I don't know about you, but I'm suffering from Android burnout. Yes, I know it's just an operating system, which makes that not unlike saying I have Windows 7 burnout. But then nearly every hardware vendor and wireless carrier isn't hyping a new device that runs on Windows 7 this week, are they?
On Tuesday, Google kicked off what might as well be called Android Week with an announcement that wasn't exactly what it had been hyped to be. Observers had expected that the new smartphone Google is pushing, Nexus One, would be designed by Google -- making it the first real Google Phone. But Google was quick to point out that the heavy-lifting was done by HTC, and it just pitched in to ensure that the phone took full advantage of Android's potential.
So what makes Nexus One more than just another Android-based phone, albeit a very nice one? In terms of the physical device, it's not really clear, though the reviews thus far have been good. Walter Mossberg of All Things Digital called it the "best Android phone so far," and David Pogue of the New York Times said that it "is an excellent app phone, fast and powerful." Pogue added, however, that the device is "marred by some glitches and missing features -- a worthy competitor to the Droid, if not the iPhone."
What's new about Nexus One -- and your mileage may vary on how "new" this idea really is -- is that Google will sell the phone through a new online store, independent of the wireless carriers. You can buy it unlocked from Google for $529 and then select your own carrier for the device. Of course, the only option you'll have at first is T-Mobile (Verizon is set to offer the phone in the spring). Or you can opt to pay $180 for the phone with a two-year contract from T-Mobile.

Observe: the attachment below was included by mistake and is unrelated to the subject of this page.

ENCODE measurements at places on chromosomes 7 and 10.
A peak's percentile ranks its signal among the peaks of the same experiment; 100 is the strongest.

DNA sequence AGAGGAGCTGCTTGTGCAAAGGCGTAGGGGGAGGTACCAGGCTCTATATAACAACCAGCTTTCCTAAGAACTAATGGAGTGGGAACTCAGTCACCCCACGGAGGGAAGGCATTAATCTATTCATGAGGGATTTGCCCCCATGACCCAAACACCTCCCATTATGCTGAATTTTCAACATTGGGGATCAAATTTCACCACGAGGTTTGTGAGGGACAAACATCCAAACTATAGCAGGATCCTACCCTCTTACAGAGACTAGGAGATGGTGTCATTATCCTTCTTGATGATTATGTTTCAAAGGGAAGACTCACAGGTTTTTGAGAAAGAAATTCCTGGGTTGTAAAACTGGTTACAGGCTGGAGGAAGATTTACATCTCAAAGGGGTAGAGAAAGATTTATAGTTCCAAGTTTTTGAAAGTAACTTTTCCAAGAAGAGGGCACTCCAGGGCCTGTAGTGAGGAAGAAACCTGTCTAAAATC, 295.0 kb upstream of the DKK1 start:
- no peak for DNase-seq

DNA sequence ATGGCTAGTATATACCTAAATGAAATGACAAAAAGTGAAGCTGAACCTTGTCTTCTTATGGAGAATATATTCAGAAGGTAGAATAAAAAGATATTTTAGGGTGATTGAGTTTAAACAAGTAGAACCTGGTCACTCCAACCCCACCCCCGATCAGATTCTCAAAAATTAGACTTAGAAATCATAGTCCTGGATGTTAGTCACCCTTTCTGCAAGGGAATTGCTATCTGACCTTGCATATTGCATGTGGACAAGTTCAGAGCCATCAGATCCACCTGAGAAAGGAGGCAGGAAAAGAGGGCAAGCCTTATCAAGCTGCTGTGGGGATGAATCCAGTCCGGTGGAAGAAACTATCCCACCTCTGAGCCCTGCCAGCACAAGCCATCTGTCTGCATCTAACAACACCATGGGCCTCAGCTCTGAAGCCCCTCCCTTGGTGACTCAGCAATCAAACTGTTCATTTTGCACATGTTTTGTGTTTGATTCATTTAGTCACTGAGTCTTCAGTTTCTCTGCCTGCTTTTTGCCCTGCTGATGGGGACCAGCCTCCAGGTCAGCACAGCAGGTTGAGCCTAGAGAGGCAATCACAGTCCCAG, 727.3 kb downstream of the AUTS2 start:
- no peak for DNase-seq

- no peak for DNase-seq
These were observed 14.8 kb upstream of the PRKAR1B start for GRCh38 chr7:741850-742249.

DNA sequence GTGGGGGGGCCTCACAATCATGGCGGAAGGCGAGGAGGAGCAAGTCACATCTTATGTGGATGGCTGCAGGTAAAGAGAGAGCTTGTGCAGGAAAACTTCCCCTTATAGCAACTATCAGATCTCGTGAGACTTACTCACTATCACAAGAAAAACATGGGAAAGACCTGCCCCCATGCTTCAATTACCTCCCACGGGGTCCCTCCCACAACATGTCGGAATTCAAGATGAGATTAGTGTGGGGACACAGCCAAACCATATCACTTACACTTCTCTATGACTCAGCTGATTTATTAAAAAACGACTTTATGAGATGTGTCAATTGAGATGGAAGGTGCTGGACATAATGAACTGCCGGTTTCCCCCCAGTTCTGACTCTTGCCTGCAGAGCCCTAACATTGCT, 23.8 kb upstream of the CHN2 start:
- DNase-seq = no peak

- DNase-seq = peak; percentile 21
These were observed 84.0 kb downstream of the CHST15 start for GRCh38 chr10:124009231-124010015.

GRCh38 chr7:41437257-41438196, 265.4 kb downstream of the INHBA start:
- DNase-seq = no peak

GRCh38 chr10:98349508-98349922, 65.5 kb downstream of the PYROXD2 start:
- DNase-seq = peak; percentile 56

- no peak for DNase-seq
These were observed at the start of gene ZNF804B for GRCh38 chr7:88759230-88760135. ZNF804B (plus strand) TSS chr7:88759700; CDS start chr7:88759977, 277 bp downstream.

As many pundits have pointed out, companies like Nokia and Sony Ericsson already sell unlocked phones. And there are some doubts about whether a substantial number of people will be willing to pay $350 more just to pick their own carrier.
Nexus One, though, was only the start of this week's Android news avalanche.
Motorola, maker of the Android-based Droid, available through Verizon, on Wednesday introduced a new Android phone, called Backflip. As its name suggests, the phone's QWERTY keyboard flips behind the screen instead of sliding out, which is by all accounts a neat trick. The phone is slated to come out this quarter, but Motorola isn't yet saying which carrier will cover it and how much it will cost.
Motorola says that Backflip is only one of a wave of new Android-based phones that it will be introducing this year. Its Droid phone has sold 1.2 million units, according to Oppenheimer & Co., a number that has exceeded expectations.
AT&T, meanwhile, has announced that it will roll out five Android phones in the first half of this year. The phones include one from Motorola (the Backflip maybe?), an HTC phone and Dell's first smartphone. That means that Android will now have a presence on every major carrier. It also suggests that AT&T is preparing for life without an exclusive iPhone contract.
And lest you think that the Android fever has been contained to smartphones, Dell, which is introducing the Android-based Mini 3 phone on AT&T, is also planning to launch a tablet computer (this week's other craze) that runs on Android. The tablet has a five-inch screen, though Dell was mum on the details.
T-Mobile and Innovative Converged Devices announced an Android-based tablet of their own, called Vega, which uses a Nvidia Tegra 250 processor and has a 15 inch, 1080p HD screen. The tablet, which should come out in the first half of 2010, is being pitched as a "family" device.
And HP, which made some news Wednesday with a Windows 7-powered slate computer, is launching an Android laptop, which has a 10-inch touchscreen display.I'm sure I'm missing some of the slew of new devices, but you get the point. Android is everywhere, and it's only going to spread. According to a new survey by ChangeWave Research, 21 percent of people planning to buy a smartphone in the next three months would prefer to own an Android device. In September, that number stood at 6 percent.